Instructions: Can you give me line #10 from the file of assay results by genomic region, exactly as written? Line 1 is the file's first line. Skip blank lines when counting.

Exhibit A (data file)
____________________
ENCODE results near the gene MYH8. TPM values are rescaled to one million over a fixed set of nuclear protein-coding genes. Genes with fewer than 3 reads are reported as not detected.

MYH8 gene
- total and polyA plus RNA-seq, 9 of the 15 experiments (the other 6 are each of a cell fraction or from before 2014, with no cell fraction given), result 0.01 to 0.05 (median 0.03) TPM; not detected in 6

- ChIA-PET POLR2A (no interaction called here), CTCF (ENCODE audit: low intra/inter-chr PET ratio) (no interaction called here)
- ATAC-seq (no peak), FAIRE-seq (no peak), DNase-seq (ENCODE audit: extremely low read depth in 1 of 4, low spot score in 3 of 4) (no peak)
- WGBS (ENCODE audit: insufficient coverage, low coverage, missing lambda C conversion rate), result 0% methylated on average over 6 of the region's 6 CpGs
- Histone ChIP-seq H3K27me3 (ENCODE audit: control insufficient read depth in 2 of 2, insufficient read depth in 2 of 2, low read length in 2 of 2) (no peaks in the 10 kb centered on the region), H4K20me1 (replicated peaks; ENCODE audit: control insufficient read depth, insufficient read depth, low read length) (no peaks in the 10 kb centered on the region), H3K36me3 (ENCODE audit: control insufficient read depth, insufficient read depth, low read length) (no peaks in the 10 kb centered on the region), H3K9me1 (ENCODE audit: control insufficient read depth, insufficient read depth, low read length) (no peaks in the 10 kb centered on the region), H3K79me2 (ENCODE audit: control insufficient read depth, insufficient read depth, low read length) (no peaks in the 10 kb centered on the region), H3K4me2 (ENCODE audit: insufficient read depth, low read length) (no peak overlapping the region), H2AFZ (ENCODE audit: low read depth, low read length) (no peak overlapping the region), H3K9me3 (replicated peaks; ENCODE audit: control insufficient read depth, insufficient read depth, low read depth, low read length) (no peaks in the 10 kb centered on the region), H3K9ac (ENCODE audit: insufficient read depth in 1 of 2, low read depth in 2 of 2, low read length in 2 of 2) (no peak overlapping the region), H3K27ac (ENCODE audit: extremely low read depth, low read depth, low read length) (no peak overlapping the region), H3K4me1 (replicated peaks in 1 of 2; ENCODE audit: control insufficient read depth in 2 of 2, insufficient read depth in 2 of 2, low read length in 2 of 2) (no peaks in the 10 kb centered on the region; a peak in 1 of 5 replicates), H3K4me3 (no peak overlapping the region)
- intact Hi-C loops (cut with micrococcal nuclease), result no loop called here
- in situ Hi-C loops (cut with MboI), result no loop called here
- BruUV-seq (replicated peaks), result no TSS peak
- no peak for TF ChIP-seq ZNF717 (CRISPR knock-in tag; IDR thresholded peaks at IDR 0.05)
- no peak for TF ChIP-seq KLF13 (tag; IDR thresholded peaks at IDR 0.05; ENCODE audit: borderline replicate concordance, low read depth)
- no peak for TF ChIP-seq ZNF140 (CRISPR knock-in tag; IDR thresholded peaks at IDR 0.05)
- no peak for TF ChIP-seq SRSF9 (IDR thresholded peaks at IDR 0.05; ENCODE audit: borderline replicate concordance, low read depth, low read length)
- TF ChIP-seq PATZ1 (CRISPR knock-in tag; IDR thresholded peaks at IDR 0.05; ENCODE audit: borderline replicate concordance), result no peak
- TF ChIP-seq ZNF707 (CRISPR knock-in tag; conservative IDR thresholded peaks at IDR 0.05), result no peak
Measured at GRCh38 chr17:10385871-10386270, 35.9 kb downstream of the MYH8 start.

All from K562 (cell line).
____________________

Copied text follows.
- BruUV-seq (replicated peaks), result no TSS peak